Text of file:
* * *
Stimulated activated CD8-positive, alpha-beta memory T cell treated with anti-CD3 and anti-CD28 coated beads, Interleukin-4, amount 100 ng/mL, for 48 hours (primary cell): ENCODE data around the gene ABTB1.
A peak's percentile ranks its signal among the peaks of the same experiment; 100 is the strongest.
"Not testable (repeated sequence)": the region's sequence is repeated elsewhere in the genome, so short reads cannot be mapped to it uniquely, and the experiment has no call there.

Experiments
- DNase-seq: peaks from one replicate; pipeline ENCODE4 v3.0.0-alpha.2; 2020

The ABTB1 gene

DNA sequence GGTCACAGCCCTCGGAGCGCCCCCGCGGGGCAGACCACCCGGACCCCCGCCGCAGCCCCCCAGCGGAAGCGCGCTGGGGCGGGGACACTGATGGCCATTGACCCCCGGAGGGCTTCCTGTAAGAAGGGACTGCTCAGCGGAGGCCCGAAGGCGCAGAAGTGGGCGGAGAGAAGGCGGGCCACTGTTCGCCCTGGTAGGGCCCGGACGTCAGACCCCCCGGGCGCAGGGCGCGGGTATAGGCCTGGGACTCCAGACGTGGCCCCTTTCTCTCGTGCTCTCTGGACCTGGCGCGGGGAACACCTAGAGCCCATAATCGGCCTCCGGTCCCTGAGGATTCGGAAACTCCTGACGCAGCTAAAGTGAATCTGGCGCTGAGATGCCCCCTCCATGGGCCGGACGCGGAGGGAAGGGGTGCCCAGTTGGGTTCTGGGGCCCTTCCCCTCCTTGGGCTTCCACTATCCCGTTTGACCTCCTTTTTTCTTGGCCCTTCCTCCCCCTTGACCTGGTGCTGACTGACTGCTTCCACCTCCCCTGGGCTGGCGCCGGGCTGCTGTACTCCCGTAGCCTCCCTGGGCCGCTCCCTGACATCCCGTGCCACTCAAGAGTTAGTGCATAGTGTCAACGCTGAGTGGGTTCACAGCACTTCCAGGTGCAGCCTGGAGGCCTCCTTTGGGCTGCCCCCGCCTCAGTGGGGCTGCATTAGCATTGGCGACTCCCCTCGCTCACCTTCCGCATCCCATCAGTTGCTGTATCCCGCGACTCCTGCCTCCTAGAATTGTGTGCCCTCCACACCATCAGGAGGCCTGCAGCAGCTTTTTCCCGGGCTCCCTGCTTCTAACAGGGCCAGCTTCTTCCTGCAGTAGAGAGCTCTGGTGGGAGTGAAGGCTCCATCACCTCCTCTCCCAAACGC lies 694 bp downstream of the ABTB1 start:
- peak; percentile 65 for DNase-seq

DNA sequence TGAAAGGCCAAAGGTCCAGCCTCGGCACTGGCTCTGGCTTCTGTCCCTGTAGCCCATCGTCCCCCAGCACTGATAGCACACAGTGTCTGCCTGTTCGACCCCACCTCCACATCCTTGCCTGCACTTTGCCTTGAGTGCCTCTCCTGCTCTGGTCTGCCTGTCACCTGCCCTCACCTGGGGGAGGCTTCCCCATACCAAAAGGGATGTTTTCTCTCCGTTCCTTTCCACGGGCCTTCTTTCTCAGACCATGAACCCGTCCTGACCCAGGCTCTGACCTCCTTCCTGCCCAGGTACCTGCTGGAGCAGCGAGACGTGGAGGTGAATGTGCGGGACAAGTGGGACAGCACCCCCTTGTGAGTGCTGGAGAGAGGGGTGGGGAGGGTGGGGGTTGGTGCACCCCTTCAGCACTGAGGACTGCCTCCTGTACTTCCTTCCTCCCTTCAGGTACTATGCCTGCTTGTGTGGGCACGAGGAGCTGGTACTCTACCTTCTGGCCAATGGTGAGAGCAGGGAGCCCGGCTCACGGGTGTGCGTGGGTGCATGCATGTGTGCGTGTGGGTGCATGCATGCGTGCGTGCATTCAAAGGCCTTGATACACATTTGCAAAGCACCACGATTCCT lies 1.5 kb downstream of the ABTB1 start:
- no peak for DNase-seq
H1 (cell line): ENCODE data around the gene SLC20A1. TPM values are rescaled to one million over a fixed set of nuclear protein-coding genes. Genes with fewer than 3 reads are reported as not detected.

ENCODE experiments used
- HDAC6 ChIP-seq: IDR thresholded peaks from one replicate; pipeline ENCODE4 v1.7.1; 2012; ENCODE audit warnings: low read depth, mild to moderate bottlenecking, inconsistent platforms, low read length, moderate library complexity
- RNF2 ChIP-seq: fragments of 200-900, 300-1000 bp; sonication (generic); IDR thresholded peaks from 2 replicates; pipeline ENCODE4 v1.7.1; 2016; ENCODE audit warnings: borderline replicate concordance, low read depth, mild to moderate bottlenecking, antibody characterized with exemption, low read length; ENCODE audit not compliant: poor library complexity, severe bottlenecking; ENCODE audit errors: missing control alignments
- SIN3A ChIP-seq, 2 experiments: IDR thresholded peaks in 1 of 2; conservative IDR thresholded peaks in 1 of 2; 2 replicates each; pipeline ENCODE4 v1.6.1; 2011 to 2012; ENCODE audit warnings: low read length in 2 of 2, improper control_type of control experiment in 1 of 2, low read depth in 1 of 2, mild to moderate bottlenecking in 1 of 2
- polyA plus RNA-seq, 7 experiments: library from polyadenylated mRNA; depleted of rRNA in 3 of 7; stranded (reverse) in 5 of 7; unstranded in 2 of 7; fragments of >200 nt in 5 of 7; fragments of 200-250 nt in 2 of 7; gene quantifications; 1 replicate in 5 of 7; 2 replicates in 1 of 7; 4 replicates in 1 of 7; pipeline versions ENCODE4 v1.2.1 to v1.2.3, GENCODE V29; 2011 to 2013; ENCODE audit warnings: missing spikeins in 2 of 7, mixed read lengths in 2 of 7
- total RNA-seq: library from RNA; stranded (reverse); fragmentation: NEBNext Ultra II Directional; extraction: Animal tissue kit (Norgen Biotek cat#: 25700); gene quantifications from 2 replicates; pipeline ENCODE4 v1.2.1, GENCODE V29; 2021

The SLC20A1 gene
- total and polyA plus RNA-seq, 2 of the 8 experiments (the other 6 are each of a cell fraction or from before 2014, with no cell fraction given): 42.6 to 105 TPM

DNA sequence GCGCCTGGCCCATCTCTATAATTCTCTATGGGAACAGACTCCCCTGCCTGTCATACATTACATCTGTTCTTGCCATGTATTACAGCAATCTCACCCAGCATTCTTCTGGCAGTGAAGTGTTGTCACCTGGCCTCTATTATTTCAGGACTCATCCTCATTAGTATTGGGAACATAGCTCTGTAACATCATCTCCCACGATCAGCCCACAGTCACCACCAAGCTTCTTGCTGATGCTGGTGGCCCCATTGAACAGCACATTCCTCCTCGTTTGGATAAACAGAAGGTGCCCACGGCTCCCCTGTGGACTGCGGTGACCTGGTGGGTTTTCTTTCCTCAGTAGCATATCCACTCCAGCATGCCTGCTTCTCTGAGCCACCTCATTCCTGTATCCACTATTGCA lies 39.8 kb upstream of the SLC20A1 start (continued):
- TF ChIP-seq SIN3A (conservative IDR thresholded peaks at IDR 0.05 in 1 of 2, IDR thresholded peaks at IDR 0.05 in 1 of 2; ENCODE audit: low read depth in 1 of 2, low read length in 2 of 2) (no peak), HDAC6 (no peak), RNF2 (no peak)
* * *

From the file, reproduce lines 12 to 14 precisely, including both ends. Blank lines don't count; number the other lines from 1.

ENCODE experiments used
- HDAC6 ChIP-seq: IDR thresholded peaks from one replicate; pipeline ENCODE4 v1.7.1; 2012; ENCODE audit warnings: low read depth, mild to moderate bottlenecking, inconsistent platforms, low read length, moderate library complexity
- RNF2 ChIP-seq: fragments of 200-900, 300-1000 bp; sonication (generic); IDR thresholded peaks from 2 replicates; pipeline ENCODE4 v1.7.1; 2016; ENCODE audit warnings: borderline replicate concordance, low read depth, mild to moderate bottlenecking, antibody characterized with exemption, low read length; ENCODE audit not compliant: poor library complexity, severe bottlenecking; ENCODE audit errors: missing control alignments